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Monastery Farm holds cultivation sacred
November 23, 2010
If you wanted to talk turkey with Richard Ims, the sales manager of Monastery Farm, you needed to do it months ago.
Better yet, if you actually want a bird for next Thanksgiving, you might consider joining the mailing list now. Turkeys are a hot commodity for the farm, which is a bit ironic since commodification isn't the goal.
In fact, it is quite the opposite. The Monastery Farm is literally monastic.
"We got into farming, mostly chickens and some turkeys, to sustain ourselves and allow ourselves to be self-sustaining," Ims says. "It is all organic, no pesticides, herbicides or any of that."
They are members of the Catholic Brothers and Sisters of Charity and the Little Portion Hermitage in Berryville, Ark. Celibate brothers and sisters, as well as families and singles, are drawn to the monastic life.
For the members working the farm, the very act of farming is a religious practice.
They choose to do it in a way that shows a respect for the balance of nature as created by God.
"It's us entering into harmony with the perfection of nature," Ims says. "These days, it is a trait that has to be learned. We are so far removed from it in society that we have to learn some things and unlearn other things."
Aside from contemplative lives, the primary output of the farm is chicken. The birds bring in the income to keep the monastery going.
"We grow chicken year-round and deliver to commercial accounts and buyers clubs every two weeks," Ims says. "We also grow pastured hogs, turkeys and goats."
Food is a profound thing. Regardless of faith, food is a direct connection to interaction with the world. The Monastery Farm is another projection of that trend toward ethical eating.
They produce anywhere from 450 to 900 USDA-processed birds. Their pasture-raised chickens use no antibiotics, steroids or animal byproducts.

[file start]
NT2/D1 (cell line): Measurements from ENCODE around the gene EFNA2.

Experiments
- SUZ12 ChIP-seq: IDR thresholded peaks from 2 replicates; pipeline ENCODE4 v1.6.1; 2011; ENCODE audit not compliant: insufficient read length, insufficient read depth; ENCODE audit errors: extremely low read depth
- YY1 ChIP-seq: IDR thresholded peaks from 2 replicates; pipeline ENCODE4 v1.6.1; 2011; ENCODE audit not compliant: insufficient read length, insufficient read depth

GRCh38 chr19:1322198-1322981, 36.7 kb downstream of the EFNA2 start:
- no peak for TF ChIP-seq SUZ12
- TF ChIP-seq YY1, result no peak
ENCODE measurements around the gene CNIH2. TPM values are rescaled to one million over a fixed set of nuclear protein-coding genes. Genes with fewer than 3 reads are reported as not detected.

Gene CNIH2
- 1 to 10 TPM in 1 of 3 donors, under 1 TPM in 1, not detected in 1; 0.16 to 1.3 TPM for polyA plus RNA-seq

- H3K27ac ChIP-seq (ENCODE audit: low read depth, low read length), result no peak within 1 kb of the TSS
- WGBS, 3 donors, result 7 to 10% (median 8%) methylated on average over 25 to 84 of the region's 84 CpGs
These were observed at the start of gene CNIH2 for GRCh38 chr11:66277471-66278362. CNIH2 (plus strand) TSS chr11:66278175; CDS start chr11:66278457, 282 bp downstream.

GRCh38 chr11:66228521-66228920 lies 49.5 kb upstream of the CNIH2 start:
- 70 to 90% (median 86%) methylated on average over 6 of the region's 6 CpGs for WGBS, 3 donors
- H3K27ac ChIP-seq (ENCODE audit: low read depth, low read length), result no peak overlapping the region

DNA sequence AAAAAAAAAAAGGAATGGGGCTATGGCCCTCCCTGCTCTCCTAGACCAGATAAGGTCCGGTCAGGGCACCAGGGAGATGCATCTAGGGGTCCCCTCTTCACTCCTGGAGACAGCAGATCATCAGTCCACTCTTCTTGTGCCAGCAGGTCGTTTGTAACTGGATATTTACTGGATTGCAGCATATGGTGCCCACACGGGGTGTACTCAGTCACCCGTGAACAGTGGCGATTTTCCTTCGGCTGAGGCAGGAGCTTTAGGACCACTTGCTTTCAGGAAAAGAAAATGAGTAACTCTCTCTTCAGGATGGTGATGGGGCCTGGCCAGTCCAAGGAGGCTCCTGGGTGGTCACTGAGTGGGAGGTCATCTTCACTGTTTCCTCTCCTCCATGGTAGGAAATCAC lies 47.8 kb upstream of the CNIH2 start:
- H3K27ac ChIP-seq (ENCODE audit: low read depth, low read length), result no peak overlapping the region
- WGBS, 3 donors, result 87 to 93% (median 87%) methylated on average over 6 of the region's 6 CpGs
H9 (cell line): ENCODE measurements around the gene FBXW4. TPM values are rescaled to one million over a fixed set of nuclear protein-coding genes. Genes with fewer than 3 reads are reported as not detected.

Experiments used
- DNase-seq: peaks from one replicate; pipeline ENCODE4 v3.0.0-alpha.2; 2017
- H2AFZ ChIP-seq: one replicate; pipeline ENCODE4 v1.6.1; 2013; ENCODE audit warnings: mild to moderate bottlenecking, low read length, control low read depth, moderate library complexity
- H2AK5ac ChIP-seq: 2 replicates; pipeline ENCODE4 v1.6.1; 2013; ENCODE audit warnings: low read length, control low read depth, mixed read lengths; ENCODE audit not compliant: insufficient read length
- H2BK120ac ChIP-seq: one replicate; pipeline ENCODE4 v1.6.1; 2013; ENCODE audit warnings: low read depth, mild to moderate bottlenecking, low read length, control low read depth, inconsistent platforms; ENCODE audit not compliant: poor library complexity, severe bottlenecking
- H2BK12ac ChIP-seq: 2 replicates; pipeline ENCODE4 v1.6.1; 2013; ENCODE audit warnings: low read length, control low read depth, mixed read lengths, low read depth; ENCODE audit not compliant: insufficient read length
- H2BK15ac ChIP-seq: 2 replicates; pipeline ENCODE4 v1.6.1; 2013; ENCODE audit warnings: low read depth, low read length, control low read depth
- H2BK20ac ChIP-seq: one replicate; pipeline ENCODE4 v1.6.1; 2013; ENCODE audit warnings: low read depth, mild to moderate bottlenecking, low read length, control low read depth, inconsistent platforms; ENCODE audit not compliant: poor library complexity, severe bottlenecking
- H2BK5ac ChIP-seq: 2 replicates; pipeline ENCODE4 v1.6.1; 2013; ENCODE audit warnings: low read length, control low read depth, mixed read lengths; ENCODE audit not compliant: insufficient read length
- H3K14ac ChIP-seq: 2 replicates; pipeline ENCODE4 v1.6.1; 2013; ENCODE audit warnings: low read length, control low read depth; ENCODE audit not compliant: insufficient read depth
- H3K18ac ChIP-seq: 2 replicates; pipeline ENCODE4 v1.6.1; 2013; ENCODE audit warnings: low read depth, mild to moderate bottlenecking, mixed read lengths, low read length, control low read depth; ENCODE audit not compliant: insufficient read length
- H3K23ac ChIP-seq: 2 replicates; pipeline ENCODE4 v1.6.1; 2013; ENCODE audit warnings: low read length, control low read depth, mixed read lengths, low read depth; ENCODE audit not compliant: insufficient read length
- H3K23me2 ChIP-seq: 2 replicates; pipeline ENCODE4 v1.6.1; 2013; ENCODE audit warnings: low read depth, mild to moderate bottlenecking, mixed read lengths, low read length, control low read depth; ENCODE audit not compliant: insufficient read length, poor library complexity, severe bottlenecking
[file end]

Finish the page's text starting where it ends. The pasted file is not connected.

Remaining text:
"We use Joel Salatin-type pasture pens, which are our own design," Ims says. "They are tweaked for our challenging terrain."
Kimberling City Harter House has carried them in the past, but demand wasn't enough to keep it there. If you are interested in obtaining their birds, you should contact the farm directly.
As part of their mission, the brothers and sisters at the farm work with schools and the public to show just where their food is raised.
As more people want an answer to just that question, the Monastery Farm is well-positioned to supply both needs of knowledge and sustenance. Ims says at one school a child remarked, "Wow! Look, chicken with bones!"
"That blew my mind," Ims says. "They haven't seen that. That's how far removed we are allowing our society to get from where our food does come from."
Ims sees a backlash coming against that sort of disconnect. It is a trend that may be centered on the schools as well. "Parents are going to start demanding their kids are fed better in their schools," Ims says. "That is a huge wave coming."
Sandy Clark is The Ozark Locavore. You'll find local food, recipes and information at www.facebook.com
/ozarklocavore. Got a great resource? E-mail firstname.lastname@example.org.